0:02:31.1 NC: In so many ways, Burton and I share a similar journey in arriving at progressive education, and I'm grateful to call him a friend and a learning partner for these many years. As the title mentions, this episode focuses on the niche pedagogy of constructionism, largely attributed to one man, Seymour Papert, who published his first book, Mindstorms: Children, Computers and Powerful Ideas, back in 1980. It's both fascinating and frustrating that despite four decades of research supporting the powerful impact on cognition and the opportunity for collaboration inherent in these ideas, the philosophy and framework of constructionism and similarly modeled makerspaces are still only deployed in limited pockets on the fringes of the standard model of school. This conversation gets at the same central premise as so many others on this podcast, that is our limited imagination about what works in schools as they are currently structured, and what works to do what within music education in particular. What does it mean to be musically literate? To be a musician? Burton Hable imagines the role of makerspaces supported by constructionist pedagogy in music ed as a way to expand and enrich the standard model for students with the goal of creating a broader collaborative experience for students to engage with all aspects: Creating, performing, responding, and connecting to what it means to be musical. Enjoy.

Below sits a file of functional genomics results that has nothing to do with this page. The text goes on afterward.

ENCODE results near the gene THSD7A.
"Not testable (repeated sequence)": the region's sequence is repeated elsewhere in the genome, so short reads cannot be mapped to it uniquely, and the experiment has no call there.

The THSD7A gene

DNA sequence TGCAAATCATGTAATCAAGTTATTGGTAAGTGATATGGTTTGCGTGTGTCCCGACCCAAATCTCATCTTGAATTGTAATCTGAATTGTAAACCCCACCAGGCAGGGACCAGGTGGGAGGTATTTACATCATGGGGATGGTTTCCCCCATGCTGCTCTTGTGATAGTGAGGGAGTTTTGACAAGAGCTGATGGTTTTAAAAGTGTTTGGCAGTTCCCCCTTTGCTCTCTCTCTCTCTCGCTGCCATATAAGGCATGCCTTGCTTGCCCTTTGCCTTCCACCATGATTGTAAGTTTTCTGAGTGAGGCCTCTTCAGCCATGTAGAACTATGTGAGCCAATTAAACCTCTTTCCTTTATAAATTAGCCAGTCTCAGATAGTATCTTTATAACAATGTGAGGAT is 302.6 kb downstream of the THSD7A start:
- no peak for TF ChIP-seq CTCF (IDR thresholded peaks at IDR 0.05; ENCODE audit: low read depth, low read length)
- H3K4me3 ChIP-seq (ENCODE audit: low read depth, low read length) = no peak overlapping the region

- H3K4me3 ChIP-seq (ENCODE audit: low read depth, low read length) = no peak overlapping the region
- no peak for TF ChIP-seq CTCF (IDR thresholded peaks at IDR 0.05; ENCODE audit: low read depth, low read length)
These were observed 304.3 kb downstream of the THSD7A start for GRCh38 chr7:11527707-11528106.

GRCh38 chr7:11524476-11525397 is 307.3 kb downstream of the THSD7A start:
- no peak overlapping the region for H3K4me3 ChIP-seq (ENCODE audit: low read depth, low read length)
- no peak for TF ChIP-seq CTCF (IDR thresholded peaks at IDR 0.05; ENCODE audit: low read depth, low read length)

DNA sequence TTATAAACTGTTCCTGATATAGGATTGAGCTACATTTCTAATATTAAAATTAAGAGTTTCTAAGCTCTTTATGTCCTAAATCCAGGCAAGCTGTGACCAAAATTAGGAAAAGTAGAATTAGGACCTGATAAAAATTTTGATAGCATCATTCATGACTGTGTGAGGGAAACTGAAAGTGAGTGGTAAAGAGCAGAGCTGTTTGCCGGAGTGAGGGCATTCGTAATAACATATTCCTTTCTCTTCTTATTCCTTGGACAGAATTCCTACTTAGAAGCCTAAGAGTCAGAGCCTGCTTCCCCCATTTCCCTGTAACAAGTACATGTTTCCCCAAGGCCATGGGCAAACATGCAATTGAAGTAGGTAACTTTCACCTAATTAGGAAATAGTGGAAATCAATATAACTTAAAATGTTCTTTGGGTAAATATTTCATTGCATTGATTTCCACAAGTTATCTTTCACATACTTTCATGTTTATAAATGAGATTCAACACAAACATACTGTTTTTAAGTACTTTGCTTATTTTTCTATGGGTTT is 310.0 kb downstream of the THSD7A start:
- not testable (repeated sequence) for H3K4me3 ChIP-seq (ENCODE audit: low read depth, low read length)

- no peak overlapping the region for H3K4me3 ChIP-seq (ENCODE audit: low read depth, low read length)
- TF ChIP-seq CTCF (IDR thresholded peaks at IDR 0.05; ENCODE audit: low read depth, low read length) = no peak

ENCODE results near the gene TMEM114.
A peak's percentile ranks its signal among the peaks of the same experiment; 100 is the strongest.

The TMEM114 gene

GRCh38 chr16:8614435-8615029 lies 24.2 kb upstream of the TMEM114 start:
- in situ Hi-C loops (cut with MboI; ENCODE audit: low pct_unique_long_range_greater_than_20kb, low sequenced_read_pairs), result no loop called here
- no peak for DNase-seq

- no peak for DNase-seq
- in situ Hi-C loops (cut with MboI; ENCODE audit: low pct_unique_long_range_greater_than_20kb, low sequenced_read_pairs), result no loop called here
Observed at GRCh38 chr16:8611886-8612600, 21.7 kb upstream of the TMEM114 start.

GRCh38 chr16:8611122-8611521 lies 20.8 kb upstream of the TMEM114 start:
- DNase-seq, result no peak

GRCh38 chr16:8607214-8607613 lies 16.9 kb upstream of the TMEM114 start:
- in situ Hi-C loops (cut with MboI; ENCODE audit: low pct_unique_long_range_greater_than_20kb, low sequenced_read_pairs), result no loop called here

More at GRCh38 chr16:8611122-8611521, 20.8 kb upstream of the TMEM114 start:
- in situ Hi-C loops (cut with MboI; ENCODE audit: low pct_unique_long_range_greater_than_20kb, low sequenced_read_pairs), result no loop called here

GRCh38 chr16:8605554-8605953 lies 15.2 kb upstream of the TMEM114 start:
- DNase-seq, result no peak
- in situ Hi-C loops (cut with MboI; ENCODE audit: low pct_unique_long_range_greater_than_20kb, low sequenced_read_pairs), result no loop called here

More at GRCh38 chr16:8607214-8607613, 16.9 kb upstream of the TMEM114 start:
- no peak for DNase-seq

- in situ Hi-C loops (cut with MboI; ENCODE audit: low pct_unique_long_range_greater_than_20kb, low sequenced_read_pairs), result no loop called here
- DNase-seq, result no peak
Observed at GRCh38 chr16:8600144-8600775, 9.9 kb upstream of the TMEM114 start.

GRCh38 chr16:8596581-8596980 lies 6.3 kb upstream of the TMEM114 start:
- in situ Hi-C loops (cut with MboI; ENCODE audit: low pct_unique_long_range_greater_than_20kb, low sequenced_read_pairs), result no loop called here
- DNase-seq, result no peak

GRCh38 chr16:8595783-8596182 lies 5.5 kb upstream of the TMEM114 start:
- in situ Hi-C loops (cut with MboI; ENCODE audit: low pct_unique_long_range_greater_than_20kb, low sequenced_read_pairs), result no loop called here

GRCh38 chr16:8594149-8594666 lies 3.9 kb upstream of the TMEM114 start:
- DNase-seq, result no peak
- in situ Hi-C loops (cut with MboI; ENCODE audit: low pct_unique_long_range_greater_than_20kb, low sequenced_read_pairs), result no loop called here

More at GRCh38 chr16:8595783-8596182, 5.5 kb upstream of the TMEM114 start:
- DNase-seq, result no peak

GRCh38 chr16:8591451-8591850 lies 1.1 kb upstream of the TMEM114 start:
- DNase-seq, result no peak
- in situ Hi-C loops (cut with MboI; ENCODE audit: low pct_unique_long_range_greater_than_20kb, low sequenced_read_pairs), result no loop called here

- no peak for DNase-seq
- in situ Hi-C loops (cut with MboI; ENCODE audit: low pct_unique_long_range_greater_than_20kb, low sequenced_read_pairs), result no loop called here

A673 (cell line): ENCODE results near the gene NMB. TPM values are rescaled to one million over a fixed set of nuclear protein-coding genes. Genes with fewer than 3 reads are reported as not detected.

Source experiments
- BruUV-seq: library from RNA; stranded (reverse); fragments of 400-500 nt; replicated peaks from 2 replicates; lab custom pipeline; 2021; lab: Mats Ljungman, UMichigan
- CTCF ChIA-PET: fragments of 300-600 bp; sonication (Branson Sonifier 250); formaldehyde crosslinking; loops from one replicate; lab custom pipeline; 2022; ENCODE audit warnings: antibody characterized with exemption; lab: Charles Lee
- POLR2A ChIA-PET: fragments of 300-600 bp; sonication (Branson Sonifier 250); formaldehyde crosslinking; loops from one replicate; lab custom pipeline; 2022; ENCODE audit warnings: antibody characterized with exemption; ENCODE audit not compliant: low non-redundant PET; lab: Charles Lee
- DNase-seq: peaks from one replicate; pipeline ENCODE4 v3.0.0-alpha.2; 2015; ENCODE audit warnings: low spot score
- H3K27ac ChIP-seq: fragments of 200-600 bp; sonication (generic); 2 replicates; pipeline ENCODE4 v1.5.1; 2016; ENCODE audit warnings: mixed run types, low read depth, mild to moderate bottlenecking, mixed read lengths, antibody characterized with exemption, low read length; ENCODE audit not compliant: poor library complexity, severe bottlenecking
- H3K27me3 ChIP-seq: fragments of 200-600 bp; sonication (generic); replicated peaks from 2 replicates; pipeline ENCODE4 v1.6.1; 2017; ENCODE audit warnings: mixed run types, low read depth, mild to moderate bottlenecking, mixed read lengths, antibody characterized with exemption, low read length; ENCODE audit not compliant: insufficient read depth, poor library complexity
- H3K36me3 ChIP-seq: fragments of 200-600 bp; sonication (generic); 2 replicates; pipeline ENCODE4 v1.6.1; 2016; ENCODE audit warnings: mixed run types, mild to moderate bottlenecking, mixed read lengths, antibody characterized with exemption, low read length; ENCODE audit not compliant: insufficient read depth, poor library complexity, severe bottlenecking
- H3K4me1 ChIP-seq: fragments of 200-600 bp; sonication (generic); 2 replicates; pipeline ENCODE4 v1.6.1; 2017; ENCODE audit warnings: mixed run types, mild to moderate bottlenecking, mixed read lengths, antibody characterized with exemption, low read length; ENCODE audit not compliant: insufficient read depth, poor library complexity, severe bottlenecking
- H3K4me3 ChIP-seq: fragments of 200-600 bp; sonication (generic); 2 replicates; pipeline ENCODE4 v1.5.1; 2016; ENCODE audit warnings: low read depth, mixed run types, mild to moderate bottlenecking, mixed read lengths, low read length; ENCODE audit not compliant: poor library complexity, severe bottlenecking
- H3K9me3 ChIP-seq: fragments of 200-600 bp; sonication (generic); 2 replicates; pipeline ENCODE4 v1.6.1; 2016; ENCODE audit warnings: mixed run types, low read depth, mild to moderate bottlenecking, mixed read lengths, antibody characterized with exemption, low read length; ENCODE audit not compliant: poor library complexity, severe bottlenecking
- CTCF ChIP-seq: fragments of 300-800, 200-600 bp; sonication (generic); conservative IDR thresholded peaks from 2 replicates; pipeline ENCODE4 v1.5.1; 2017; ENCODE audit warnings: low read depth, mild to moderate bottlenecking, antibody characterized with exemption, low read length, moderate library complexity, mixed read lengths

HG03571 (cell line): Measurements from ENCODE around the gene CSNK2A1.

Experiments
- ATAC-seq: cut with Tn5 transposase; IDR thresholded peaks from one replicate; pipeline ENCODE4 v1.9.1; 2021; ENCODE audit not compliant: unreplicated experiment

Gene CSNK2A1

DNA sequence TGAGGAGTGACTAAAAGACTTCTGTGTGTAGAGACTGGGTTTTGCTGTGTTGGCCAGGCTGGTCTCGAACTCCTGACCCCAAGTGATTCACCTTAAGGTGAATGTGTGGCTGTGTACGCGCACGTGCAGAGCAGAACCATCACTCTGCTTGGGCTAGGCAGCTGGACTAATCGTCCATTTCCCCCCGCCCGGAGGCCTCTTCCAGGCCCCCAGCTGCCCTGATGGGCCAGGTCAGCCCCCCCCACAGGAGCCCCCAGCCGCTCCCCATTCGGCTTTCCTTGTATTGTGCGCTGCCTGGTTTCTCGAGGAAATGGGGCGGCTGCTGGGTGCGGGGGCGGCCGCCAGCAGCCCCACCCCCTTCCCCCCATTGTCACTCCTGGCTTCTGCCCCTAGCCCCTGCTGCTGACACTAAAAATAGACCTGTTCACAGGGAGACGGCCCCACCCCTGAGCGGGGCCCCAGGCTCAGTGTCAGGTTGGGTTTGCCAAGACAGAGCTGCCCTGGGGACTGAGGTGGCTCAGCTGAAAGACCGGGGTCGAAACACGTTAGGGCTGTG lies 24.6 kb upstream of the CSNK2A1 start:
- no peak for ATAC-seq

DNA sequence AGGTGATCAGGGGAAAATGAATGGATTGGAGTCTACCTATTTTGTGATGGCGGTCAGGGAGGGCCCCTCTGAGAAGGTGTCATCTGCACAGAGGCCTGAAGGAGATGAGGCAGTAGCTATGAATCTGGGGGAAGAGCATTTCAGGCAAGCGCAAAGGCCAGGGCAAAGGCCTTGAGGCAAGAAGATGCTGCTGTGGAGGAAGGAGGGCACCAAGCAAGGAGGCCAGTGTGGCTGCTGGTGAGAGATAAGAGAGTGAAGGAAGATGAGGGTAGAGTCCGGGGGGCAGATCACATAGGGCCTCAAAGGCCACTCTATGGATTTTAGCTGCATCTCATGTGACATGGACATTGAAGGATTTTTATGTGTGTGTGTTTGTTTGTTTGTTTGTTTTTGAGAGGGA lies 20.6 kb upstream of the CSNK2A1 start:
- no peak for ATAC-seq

0:04:06.3 NC: Burton, how are you doing?
0:04:07.7 BH: I'm well, Nick, how are you?
0:04:09.5 NC: I am doing great, so it's awesome to get to talk to you. So why don't we just start with you, tell us about yourself, your experiences and interests in education, what values do you center in your work with students in schools as a music educator?